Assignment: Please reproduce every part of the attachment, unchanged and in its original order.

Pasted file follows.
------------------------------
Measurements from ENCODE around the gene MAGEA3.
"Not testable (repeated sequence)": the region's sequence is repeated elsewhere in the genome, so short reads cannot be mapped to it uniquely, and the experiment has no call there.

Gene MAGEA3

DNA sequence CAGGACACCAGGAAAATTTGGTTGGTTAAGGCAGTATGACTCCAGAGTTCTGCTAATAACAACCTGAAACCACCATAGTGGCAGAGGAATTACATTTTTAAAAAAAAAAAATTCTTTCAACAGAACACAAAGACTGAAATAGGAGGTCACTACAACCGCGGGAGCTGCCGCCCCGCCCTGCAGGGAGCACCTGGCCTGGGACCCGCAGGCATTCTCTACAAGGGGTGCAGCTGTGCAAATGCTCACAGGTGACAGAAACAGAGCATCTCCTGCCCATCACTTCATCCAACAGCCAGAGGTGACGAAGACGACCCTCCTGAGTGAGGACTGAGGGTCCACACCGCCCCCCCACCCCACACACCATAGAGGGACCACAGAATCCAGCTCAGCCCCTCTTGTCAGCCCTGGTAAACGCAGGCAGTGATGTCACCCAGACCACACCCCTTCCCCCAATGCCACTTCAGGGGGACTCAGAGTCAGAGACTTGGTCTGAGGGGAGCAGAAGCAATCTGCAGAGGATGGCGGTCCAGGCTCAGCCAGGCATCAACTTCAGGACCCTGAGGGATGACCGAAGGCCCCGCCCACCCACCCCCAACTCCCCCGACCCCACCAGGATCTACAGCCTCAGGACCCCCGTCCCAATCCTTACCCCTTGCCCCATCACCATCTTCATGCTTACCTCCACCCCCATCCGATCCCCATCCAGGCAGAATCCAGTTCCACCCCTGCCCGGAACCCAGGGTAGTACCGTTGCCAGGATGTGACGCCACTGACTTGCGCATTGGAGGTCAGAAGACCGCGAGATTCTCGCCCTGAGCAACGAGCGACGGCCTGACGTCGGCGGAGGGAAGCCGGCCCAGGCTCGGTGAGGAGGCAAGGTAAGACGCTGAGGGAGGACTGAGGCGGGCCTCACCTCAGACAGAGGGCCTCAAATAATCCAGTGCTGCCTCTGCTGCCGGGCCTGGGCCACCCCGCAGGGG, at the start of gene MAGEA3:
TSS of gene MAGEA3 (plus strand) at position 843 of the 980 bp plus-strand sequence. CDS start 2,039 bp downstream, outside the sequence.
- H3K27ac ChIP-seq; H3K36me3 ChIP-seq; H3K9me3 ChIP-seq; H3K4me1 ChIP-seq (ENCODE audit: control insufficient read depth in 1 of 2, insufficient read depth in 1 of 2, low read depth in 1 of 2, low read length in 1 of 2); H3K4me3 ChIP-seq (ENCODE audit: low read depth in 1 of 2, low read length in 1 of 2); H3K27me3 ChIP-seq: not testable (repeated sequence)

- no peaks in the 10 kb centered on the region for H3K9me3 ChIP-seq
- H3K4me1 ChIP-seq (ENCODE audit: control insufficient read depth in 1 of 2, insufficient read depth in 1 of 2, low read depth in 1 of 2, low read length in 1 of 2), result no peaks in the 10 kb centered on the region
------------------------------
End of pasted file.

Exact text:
Measurements from ENCODE around the gene MAGEA3.
"Not testable (repeated sequence)": the region's sequence is repeated elsewhere in the genome, so short reads cannot be mapped to it uniquely, and the experiment has no call there.

Gene MAGEA3

DNA sequence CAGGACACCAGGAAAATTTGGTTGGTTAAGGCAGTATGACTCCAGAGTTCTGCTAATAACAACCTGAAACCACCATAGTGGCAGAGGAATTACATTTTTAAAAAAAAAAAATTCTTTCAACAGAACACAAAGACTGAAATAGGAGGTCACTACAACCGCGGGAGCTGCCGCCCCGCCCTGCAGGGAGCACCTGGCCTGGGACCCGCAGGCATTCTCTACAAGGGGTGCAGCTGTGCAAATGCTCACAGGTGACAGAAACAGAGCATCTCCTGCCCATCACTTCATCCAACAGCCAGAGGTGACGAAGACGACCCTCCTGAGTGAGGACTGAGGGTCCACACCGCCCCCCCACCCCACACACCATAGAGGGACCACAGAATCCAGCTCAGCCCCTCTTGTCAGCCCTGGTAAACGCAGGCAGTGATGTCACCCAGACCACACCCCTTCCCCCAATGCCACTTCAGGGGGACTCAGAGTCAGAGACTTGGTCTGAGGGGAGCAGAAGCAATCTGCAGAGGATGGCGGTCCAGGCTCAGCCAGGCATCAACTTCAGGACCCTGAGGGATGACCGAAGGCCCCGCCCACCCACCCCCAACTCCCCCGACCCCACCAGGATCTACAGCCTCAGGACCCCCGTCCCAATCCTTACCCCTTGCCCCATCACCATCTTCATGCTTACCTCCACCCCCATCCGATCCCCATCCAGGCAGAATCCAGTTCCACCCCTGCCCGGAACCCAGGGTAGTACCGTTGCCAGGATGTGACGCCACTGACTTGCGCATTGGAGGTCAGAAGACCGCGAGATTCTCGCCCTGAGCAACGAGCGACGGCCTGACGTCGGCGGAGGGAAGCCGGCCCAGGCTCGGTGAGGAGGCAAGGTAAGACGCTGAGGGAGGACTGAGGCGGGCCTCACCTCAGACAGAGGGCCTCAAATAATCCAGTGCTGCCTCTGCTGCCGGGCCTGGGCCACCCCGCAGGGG, at the start of gene MAGEA3:
TSS of gene MAGEA3 (plus strand) at position 843 of the 980 bp plus-strand sequence. CDS start 2,039 bp downstream, outside the sequence.
- H3K27ac ChIP-seq; H3K36me3 ChIP-seq; H3K9me3 ChIP-seq; H3K4me1 ChIP-seq (ENCODE audit: control insufficient read depth in 1 of 2, insufficient read depth in 1 of 2, low read depth in 1 of 2, low read length in 1 of 2); H3K4me3 ChIP-seq (ENCODE audit: low read depth in 1 of 2, low read length in 1 of 2); H3K27me3 ChIP-seq: not testable (repeated sequence)

- no peaks in the 10 kb centered on the region for H3K9me3 ChIP-seq
- H3K4me1 ChIP-seq (ENCODE audit: control insufficient read depth in 1 of 2, insufficient read depth in 1 of 2, low read depth in 1 of 2, low read length in 1 of 2), result no peaks in the 10 kb centered on the region